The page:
One week ago, the Fed released the first part of its annual solvency stress test, which found that all 33 bank participants had passed, and would not need additional capital even in a severely adverse scenario which looked as follows:
The severely adverse scenario is characterized by a severe global recession accompanied by a period of heightened corporate financial stress and negative yields for short-term U.S. Treasury securities. In this scenario, the level of U.S. real GDP begins to decline in the first quarter of 2016 and reaches a trough in the first quarter of 2017 that is 6.25 percent below the pre-recession peak. The unemployment rate increases by 5 percentage points, to 10 percent, by the middle of 2017, and headline consumer price inflation rises from about 0.25 percent at an annual rate in the first quarter of 2016 to about 1.25 percent at an annual rate by the end of the recession. Asset prices drop sharply in the scenario, consistent with the developments described above. Equity prices fall approximately 50 percent through the end of 2016, accompanied by a surge in equity market volatility, which approaches the levels attained in 2008. House prices and commercial real estate prices also experience considerable declines, with house prices dropping 25 percent through the third quarter of 2018 and commercial real estate prices falling 30 percent through the second quarter of 2018.
Today, moments ago the Fed released the second part of its stress test, the Comprehensive Capital Analysis and Review (CCAR), one which gives banks the green light (or in some cases not) to return capital to shareholders.
What it found is that what Morgan Stanley conditionally passed the stress test and was “not objected to” it is required to “address certain weaknesses and resubmit its plan by the end of 2016.” The Fed also found that Deutsche Bank and Santander’s US units had failed the stress tests. This is what it said: “The Federal Reserve Board on Wednesday announced it has not objected to the capital plans of 30 bank holding companies participating in the Comprehensive Capital Analysis and Review (CCAR). The Board objected to two firms’ plans. One other firm’s plan was not objected to, but the firm is being required to address certain weaknesses and resubmit its plan by the end of 2016.”
Who passed without question? Some 30 companies:
The Federal Reserve did not object to the capital plans of Ally Financial, Inc.; American Express Company; BancWest Corporation; Bank of America Corporation; The Bank of New York Mellon Corporation; BB&T Corporation; BBVA Compass Bancshares, Inc.; BMO Financial Corp.; Capital One Financial Corporation; Citigroup, Inc.; Citizens Financial Group; Comerica Incorporated; Discover Financial Services; Fifth Third Bancorp; Goldman Sachs Group, Inc.; HSBC North America Holdings, Inc.; Huntington Bancshares, Inc.; JP Morgan Chase & Co.; Keycorp; M&T Bank Corporation; MUFG Americas Holdings Corporation; Northern Trust Corp.; The PNC Financial Services Group, Inc.; Regions Financial Corporation; State Street Corporation; SunTrust Banks, Inc.; TD Group US Holdings LLC; U.S. Bancorp; Wells Fargo & Company; and Zions Bancorporation. M&T Bank Corporation met minimum capital requirements on a post-stress basis after submitting an adjusted capital action.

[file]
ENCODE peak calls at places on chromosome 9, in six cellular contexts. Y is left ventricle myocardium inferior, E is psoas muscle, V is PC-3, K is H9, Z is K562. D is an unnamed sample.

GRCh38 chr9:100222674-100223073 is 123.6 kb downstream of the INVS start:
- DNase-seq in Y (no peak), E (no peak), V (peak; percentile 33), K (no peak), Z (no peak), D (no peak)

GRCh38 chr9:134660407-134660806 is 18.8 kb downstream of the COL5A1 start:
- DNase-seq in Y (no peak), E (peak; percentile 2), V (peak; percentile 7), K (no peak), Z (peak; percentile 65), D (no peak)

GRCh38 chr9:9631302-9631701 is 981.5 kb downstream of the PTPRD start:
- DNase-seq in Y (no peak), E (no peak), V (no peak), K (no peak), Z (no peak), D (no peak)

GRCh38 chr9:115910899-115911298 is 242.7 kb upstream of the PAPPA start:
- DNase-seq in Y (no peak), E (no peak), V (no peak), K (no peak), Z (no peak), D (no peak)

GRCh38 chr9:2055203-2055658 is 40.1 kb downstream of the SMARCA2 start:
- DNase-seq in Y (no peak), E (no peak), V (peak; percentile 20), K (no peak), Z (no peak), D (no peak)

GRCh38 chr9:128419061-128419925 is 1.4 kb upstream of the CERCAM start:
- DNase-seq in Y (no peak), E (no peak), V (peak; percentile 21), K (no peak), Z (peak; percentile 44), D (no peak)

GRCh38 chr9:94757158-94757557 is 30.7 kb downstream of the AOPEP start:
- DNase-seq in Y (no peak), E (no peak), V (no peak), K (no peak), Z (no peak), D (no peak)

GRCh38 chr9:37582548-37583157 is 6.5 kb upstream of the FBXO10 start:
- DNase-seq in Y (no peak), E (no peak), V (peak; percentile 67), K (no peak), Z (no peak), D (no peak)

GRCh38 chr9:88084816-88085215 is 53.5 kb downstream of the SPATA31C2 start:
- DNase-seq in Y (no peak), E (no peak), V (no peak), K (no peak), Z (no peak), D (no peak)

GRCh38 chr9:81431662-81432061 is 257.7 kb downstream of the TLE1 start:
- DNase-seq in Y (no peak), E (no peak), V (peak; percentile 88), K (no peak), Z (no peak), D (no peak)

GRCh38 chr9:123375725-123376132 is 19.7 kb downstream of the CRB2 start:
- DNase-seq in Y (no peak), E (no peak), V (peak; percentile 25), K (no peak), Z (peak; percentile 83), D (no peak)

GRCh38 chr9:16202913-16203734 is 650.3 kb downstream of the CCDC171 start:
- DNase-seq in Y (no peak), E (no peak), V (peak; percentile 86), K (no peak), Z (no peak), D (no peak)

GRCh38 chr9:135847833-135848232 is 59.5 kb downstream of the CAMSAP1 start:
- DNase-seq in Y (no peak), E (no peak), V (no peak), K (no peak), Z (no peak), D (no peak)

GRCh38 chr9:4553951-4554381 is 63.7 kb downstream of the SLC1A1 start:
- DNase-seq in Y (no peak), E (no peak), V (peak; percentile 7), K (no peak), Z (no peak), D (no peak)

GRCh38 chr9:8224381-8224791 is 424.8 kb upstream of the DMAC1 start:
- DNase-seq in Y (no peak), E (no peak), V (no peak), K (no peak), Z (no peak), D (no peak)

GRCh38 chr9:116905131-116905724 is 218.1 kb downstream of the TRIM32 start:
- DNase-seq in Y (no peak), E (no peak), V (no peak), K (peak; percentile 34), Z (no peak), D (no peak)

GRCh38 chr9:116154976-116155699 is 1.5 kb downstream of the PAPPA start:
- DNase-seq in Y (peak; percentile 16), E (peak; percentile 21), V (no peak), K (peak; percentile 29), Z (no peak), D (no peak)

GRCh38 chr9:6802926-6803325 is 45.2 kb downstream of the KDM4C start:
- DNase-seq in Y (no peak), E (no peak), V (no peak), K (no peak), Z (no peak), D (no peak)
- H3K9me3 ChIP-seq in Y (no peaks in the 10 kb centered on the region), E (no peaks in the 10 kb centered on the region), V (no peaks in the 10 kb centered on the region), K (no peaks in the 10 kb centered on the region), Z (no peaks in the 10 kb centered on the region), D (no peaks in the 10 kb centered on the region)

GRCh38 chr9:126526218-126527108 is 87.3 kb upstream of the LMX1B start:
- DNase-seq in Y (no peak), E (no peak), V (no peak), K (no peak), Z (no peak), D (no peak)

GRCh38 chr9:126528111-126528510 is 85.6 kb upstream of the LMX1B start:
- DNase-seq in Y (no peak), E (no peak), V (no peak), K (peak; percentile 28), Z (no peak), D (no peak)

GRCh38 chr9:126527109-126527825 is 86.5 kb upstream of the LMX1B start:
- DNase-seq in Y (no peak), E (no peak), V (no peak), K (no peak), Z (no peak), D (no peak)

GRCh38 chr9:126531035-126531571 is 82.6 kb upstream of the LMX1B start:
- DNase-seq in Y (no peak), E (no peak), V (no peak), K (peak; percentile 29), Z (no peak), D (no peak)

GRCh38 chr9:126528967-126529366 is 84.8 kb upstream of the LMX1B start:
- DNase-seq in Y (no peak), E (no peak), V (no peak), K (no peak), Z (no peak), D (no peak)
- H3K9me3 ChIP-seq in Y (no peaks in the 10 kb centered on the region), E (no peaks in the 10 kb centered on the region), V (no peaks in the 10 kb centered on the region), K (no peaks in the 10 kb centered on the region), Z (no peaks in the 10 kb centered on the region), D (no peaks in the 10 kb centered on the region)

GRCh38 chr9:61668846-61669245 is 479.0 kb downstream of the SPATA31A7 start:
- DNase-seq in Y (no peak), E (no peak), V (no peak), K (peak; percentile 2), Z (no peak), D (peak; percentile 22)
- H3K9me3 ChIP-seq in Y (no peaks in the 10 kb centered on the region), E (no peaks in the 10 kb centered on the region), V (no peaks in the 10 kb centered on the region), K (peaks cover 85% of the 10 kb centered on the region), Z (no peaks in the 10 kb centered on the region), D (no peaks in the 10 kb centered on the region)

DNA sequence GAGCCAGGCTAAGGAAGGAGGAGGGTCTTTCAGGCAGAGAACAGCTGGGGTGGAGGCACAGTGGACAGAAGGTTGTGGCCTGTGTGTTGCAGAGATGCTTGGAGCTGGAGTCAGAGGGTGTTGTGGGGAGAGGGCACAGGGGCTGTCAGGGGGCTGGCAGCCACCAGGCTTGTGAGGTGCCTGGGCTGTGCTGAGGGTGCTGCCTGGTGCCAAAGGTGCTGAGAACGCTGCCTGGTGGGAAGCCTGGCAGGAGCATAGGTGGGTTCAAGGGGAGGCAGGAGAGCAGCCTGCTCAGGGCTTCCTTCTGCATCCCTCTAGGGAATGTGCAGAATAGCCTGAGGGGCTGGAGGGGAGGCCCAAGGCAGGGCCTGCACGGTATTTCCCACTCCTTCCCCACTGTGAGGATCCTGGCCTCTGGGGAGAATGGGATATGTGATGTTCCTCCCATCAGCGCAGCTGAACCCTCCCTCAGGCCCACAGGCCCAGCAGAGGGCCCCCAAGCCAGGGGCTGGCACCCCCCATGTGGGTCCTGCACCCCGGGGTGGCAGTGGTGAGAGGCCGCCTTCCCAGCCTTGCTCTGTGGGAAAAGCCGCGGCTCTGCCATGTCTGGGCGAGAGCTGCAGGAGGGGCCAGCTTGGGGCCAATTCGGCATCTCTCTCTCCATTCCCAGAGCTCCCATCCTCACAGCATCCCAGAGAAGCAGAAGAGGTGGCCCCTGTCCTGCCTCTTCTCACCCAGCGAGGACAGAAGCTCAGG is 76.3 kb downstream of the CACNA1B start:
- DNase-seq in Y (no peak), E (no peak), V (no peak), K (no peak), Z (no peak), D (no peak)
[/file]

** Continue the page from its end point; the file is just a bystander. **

Morgan Stanley, however, did not do quite as well, and the while the Fed did not object to the capital plan of Morgan Stanley, it “is requiring the firm to submit a new capital plan by the end of the fourth quarter of 2016 to address certain weaknesses in its capital planning processes.”
Finally, “the Fed objected to the capital plans of Deutsche Bank Trust Corporation and Santander Holdings USA, Inc. based on qualitative concerns. The Federal Reserve did not object to any capital plans based on quantitative grounds.”
Ironically, just moments after the Fed announced that Morgan Stanley may have deficiencies, it announced that it is boosting its dividend to $0.20/share and will repurchase up to $3.5 billion in stock, adding that it sees itself “fully meeting requirements within the timeline.”
MS stock dipped at first, then ripped right back into the green.
And with the Fed out of the way, all other banks have unleashed a veritable feeding frenzy of dividend hikes and buybacks.
- Bank of America Authorizes $5b Buyback; Boosts Div to 7.5c-Share
- Citigroup Plans $8.6b Buyback; Lifts Qtr Div to 16c From 5c
- JPMorgan Chase Plans $10.6b Buyback, Maintains qtr Div at 48c/shr
- Huntington Bancshares to Boost Qtr Div. to 8c From 7c/Shr
- U.S. Bancorp to Buy Back $2.6b of Shares, Boosts Div. by 9.8%
- Zions Bancorp Plans to Boost Dividend, Buyback
- Citi to buy back up to $8.6 billion in shares, boost dividend to 16c/share
- State Street to Buy Up to $1.4b; Boosts Dividend to 38c Vs 34c
- Banco Bilbao Vizcaya Plan Includes Common Dividends of $120m
- Discover Financial to Buy Back Up to $1.95b of Stock, Boost Div. to 30s/shr from 28c.
We expect many more to boost their dividend and buyback plans before the night is over. And since all of these transactions will be debt-funded, and since other banks will pocket the commission, expect a feeding frenzy of cross bank revenue thanks to yield starved investors who have no choice but to give banks their money all as a result of the Fed’s policies which today pushed the 30Y just shy of record low yields.
The full CCAR report can be found here.
via http://ift.tt/294juND Tyler Durden